10 Great Sandwiches in Orange County
3. Korokke Pan at Cream Pan
Cream Pan makes many wondrous things. The strawberry croissant is legendary; but even their plain white bread is divine. Then, there's the korokke pan, the potato croquette sandwich: a panko-breaded, deep-fried mashed potato patty stuffed inside a roll of their own making, along with leaf lettuce, tomato, a slice of cucumber, a smear of Thousand Island and a drizzle of tonkatsu sauce. From the recitation of the ingredients alone, those who don't know better would think that this would be a dull sandwich, or at the very least, one that defies the rule that you don't put starch inside another starch. But you'd be wrong. This is a great sandwich. Flavorful, filling, and rich, not to mention vegetarian (though not vegan because of the mayo). This is a sandwich that easily surpasses their egg salad and their katsu, which are merely okay by comparison. And oh, that bun. Made in-store, it's a soft roll that any other sandwich shop would kill to have as their own. You could imagine it elevating pastrami, corned beef, chicken salad. But here, it fulfills its truest purpose, hugging the at-once crisp-mushy korokke and everything that surrounds it. The only way it could be better is if it can be had when the korokke has just come off the fryer. But that's like asking for spare change when you've just won the lottery.
2. Dac Biet Banh Mi at Banh Mi Che Cali
After you graduate from Lee's Sandwiches' rudimentary course in Vietnamese sandwiches, come to Banh Mi Che Cali for your advanced training. Even with inflation, the price for one of the best banh mi sandwiches in OC will be lower than the cheapest fast-food footlong you see advertised on TV and by sign-twirlers. The Buy-Two-Get-One-Free deal--the way everyone buys sandwiches--is always offered, working out to somewhere around $5 for three sandwiches. These overstuffed, two-fisted hoagies begin with rice-flour-imbued breads that bite with an assertive crunch and a crumb as light as a cloud. Start with the dac biet, the house special, in which such cold cuts as headcheese, Vietnamese ham and cha lua are layered on thick, tucked among a schmear of liver paté, cilantro, cucumbers, pickled carrots and daikon. For the other two in your threesome, opt for the thit nuong, where you get ruddy strips of well-marinated grilled pork; and then the chicken, where you'll find the meat shredded into a hash prone to absorbing the squirts of Maggi sauce and the slathering of the creamy house mayo.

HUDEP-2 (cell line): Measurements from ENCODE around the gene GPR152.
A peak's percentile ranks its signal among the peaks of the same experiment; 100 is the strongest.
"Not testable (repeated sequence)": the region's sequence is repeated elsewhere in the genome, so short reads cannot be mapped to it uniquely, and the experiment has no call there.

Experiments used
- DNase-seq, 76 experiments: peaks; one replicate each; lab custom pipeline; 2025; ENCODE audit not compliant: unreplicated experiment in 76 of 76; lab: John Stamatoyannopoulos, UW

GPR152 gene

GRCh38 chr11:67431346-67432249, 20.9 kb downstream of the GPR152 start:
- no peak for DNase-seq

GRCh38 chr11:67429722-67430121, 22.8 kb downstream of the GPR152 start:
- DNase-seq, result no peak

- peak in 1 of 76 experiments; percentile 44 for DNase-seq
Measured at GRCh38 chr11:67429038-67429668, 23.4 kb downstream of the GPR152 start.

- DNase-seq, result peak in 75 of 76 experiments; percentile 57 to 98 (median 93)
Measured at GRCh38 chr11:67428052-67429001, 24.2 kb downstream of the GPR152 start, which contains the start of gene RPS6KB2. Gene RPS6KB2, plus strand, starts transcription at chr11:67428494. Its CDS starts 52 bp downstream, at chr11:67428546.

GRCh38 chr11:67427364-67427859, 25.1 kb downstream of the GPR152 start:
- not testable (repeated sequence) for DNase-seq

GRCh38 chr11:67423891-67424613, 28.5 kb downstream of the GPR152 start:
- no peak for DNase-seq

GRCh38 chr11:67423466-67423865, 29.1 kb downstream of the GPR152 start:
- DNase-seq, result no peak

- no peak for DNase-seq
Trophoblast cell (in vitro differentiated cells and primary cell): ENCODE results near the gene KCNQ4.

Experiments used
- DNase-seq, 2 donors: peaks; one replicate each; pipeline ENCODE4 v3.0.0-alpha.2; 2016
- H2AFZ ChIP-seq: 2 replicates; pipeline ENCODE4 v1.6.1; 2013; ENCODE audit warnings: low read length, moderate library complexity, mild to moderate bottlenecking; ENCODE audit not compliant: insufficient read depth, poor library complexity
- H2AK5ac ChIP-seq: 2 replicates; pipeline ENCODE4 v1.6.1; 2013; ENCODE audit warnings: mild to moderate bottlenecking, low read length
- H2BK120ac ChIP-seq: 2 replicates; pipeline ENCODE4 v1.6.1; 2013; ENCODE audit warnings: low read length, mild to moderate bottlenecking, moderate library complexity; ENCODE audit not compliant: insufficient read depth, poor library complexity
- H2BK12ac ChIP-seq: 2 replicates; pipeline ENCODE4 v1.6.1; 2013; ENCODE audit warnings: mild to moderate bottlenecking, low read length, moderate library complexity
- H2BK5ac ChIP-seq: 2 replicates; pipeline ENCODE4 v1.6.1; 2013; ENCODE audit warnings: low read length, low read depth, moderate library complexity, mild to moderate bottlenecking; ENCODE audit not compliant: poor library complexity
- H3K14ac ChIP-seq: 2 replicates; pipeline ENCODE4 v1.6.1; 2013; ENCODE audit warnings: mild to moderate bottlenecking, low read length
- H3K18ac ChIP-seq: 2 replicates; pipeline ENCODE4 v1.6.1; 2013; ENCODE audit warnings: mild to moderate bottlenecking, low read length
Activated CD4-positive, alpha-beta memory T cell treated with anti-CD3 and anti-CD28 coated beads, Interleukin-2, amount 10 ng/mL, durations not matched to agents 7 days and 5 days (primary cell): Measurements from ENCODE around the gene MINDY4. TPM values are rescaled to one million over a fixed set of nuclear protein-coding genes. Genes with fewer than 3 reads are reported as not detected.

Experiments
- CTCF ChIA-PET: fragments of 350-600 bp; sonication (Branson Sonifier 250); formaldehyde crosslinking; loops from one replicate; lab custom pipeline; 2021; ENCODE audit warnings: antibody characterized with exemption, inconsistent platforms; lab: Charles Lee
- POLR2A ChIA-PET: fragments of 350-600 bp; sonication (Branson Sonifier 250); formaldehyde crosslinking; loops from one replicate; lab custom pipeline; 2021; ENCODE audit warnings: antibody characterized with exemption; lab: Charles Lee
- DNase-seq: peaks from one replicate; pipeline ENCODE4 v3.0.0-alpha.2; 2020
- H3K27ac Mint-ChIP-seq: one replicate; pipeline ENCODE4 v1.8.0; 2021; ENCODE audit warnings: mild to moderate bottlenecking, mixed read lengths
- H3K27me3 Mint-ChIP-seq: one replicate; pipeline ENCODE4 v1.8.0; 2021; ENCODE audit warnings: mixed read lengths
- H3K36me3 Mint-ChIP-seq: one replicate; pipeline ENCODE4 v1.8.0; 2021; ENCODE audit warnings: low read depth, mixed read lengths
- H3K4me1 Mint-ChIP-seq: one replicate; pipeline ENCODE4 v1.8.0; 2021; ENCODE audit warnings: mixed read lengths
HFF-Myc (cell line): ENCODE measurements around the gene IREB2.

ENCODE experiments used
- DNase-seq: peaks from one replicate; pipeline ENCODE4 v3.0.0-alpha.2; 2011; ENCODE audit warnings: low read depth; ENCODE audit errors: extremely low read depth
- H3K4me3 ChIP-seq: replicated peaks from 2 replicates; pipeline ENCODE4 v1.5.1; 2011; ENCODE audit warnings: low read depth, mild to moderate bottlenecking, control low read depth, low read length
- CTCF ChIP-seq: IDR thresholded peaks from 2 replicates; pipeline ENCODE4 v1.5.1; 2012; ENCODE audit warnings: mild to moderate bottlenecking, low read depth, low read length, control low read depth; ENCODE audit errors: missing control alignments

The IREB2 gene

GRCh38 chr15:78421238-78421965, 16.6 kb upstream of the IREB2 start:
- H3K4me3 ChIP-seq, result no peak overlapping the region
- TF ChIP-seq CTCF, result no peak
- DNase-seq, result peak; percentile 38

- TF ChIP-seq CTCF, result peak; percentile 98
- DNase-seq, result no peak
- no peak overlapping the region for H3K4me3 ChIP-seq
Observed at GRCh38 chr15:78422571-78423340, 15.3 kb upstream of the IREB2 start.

1. Reuben at Harry's Deli's
There are many things to love about Harry's Deli. One of those is owner Harry Kho himself, as passionate a chef as you'll ever meet. The guy is notable for not taking shortcuts because he believes there should be no other way. And think of this: he's just making sandwiches. Everyone swoons over his Chicken Di Giorgio or his steak sandwich. Those are fine examples of what sandwiches should be. But me? I love his Reubens--a perfect amalgam of corned beef, sauerkraut, cheese, sauce and bread. The pink folds of the meat are stacked just generously enough so that every crispy bite of the griddled rye is accompanied by just the right amount of everything else. Most notably, he doesn't overdo the the sauerkraut, which often tends to overpower other Reubens. Not these. There's no other word but perfect.
1945 E. 17th St., Santa Ana, CA